Spring Time Means Chick Time: From Chick to Chicken

If you have ever had farm fresh eggs, then you know this is one of the best reasons to raise your own chickens! Fresh eggs truly have so much more flavor than store-bought eggs! This all has to do with how the chickens are raised, what they are fed, living conditions, etc.

We have had chickens for years now and they always add such a special touch to the farm. We have well over 50 chickens now! Every year we love to hatch baby chicks and this year was extra special. We actually had one of our mother hens hatch her own eggs!

This is the first time on the farm that one of our mama hens hatched a large number of eggs. It didn’t happen once, but twice this year! We ended up with well over 13 baby chicks from each hatching. 

Once the babies hatch we bring them inside and we have a stock tank all set up for them. We put down shredded bedding in the bottom of the tank.

We then put a feeder and waterer in the tank with them, a little trick we learned over time is to put the waterer up on a rock, this helps keep shred out of the water. You can also get electrolyte packets at your local feed store to add to the chick water.

Chick’s need chick food, so head to your local food supply store and look for chick grit! You then need a heat source for them like a lamp or we use a brooder heater. They need to stay under heat until they are fully feathered, so around 6-8 weeks.

We also made a top for our stock tank just out of wood and chicken wire. Otherwise when they get big enough they will start to jump out.

Handling your chicks is so important! This will teach them to trust you, but it helps make them friendly. This is a great activity if you have kids, it teaches them patience and also how to handle these small delicate creatures.

If your kids plan to handle the baby chicks make sure they wash their hands before and after.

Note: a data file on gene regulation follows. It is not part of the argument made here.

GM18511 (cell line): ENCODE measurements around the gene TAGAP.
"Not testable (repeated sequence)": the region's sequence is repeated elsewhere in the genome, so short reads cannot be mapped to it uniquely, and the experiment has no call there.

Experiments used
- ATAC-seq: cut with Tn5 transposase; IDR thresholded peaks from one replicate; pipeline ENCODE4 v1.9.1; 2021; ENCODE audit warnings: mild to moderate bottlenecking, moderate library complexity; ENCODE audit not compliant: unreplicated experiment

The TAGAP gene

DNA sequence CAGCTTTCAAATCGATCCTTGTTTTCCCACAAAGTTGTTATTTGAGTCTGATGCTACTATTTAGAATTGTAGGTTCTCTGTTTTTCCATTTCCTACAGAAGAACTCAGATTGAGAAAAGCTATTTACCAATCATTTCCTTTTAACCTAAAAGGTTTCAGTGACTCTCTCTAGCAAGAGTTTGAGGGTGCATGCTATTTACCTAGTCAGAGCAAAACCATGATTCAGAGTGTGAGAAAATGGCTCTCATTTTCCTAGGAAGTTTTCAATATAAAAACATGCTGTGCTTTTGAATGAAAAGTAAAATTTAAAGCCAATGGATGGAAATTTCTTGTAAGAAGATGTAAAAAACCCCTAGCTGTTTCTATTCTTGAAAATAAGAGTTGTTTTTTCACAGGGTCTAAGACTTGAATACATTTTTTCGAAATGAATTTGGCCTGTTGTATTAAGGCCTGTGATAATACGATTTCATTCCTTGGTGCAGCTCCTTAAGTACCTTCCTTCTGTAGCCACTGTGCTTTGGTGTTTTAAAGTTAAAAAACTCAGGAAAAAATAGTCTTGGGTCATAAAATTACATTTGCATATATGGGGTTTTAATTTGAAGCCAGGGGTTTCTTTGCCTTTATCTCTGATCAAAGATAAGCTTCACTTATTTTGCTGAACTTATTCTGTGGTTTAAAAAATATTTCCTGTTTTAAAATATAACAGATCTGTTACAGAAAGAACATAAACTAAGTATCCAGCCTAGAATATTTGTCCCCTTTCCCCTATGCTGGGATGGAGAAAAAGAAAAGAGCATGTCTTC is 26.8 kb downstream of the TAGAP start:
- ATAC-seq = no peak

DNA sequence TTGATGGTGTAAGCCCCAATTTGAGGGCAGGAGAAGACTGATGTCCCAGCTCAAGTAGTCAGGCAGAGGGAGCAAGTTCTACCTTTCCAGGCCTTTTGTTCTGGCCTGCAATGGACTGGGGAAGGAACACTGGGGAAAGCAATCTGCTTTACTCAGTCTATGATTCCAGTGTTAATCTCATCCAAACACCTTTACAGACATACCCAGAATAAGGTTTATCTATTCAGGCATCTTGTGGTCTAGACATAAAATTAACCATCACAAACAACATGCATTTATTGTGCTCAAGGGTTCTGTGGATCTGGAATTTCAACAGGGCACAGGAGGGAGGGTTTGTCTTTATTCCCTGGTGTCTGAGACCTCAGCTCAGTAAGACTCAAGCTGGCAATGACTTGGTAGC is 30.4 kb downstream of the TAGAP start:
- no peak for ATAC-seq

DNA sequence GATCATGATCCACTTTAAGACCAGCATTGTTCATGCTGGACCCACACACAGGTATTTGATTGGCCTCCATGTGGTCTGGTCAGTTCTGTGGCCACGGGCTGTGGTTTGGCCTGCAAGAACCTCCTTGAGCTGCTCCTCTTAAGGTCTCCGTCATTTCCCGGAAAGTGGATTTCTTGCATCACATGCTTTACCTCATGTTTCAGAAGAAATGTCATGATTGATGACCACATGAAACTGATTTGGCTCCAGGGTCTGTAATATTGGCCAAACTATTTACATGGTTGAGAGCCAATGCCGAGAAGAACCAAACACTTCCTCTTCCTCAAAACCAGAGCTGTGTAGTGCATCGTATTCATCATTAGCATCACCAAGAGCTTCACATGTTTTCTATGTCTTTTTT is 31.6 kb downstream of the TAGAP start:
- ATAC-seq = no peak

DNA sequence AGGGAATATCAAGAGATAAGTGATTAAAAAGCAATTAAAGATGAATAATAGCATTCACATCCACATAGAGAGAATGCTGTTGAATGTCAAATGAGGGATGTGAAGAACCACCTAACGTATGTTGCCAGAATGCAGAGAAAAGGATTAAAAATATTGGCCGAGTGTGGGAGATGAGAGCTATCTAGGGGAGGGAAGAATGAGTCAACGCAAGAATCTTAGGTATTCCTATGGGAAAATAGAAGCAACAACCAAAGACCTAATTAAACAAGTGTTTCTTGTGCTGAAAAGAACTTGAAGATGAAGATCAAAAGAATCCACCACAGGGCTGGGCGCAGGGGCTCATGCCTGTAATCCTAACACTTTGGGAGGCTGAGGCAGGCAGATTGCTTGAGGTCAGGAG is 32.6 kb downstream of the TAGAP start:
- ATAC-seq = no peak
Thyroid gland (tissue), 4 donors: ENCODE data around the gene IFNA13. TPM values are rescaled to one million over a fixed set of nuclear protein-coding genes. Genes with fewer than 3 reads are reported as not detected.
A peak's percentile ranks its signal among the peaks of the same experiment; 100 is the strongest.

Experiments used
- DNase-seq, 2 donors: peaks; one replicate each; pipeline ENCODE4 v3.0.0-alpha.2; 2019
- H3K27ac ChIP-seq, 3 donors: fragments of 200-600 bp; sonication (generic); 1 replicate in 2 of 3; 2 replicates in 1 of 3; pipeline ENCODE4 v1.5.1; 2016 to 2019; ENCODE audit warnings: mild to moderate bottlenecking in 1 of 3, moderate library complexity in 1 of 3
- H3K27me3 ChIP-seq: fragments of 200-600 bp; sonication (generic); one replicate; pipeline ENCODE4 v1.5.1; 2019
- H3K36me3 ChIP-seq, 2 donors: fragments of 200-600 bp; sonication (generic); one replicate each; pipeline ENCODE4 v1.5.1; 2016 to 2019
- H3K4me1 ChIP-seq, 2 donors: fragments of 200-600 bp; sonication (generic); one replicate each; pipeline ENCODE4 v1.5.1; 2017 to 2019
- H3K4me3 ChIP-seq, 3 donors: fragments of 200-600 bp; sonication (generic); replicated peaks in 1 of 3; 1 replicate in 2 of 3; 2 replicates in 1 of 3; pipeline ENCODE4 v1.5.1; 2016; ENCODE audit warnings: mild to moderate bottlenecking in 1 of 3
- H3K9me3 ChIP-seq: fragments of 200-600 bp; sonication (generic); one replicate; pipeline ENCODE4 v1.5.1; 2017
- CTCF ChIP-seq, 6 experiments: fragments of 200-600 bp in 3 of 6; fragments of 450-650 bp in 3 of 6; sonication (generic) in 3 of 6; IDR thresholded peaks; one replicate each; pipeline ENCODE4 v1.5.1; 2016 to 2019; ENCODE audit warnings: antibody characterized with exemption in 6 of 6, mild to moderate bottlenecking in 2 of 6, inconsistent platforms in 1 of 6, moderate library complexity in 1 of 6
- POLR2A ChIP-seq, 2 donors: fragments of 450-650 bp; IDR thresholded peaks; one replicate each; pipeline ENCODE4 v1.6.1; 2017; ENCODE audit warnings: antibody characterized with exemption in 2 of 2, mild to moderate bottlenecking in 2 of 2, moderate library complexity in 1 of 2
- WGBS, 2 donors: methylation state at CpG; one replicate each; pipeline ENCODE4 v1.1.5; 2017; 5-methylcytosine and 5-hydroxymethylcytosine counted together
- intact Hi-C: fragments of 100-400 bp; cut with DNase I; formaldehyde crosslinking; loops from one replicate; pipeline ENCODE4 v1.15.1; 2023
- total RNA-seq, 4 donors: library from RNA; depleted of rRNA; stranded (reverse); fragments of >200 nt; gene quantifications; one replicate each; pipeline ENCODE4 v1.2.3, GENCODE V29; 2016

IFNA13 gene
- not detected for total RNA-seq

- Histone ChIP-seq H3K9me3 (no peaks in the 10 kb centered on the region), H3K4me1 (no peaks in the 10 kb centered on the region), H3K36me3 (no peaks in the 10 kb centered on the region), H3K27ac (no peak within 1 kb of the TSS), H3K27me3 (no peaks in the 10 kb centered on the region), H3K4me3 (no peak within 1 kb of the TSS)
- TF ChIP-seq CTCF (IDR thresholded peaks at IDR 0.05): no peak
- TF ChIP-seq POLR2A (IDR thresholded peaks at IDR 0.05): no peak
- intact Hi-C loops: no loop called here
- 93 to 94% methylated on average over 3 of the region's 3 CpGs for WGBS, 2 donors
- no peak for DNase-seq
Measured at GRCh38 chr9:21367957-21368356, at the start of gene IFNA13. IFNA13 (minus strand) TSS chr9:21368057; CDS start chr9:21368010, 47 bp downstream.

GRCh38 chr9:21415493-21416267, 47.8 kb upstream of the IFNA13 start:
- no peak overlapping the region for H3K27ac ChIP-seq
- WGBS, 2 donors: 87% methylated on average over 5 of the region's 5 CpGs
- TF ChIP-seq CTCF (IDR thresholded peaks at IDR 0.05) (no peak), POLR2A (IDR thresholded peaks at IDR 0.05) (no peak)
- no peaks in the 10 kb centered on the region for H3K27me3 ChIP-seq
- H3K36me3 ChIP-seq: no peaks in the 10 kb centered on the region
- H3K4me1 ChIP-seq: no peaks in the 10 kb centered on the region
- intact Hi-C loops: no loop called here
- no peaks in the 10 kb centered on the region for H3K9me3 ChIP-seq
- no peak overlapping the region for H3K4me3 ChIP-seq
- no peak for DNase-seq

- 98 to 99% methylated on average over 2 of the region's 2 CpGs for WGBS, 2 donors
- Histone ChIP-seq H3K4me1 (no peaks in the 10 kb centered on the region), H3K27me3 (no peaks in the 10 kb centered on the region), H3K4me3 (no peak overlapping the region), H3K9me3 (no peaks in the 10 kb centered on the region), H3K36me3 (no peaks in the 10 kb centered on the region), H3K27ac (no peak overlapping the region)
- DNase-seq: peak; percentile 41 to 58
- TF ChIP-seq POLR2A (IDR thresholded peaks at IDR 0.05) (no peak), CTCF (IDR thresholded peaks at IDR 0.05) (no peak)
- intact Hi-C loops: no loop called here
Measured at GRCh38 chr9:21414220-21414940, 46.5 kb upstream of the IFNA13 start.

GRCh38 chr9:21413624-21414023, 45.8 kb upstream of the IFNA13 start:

They are being supervised while holding them, and I suggest having the kids sit while they handle them. This way you’re less likely to have accidents and the chicks aren’t overly stressed!

Once our chicks are big enough and out from under the heat we move them outside into their own enclosure. They need to be in their own enclosure that way other chickens don’t pick on them. You need to make sure that your chickens have a safe place to go into at night.

We have several chicken coops that have an enclosed outdoor area for them to roam around in.

Make sure your chicken coop is solid, animals can be good at finding any little hole that they can sneak into. If you plan on having your chickens roam free you still need to make sure they have something safe to go into at night.

Getting your chicks used to going into the coop at night can be tricky. What we like to do is put them in the coop for a few days so they get used to it then start to let them out. You will probably have to put them away at night fir a few days. They should get the hang of it and put themselves away.

Chickens usually start heading to bed once the sun starts to set and it’s getting dark. We just have shred down in the chicken coop. In the nesting boxes we put these nesting pads, it almost looks like fake hay down.

Once they become chickens you will start to be able to tell the gender. Roosters have larger and sturdier feet and legs than hens. Roosters also don’t lay eggs like hens do. It’s good to be able to identify your chickens because they will probably fight and you will need to separate them.

We usually separate our hens from the roosters and have them in separate coops. Even then sometimes you will have fights and we usually take out the ones that are fighting and let them roam free around the farm.

One thing many people don’t know is you don’t need a rooster in with your hens to get eggs, you only need a rooster in with them if you want to be able to hatch the eggs. 

Once the chickens are about 18 weeks or start laying eggs this is when you should change their feed over to a layer pellet. They also make this a crumble which is what we feed our chickens. When we let them out in the morning this is when we give them a scoop of food, freshwater, and collect their eggs.

In the warmer months, we go out before bedtime and give them another scoop of food and fresh water again. Then once it gets dark they all start to head into the coop for bedtime. 

Don’t be surprised if your chickens start laying less or stop laying altogether in the colder months. This is due to shorter days, them using more energy to keep themselves warm. They also using a lot of energy to generate new feathers for the following year.

You could always put a heat source to them in the cold months, extra bedding, and putting more chickens in one area also creates more heat for them!

Chickens are really great animals to have and are easy to maintain. They have so much to offer from giving you food, eating bugs, to having such fun personalities. They each develop their own personalities. I love being able to watch them roam all around the property and just enjoy being free. 

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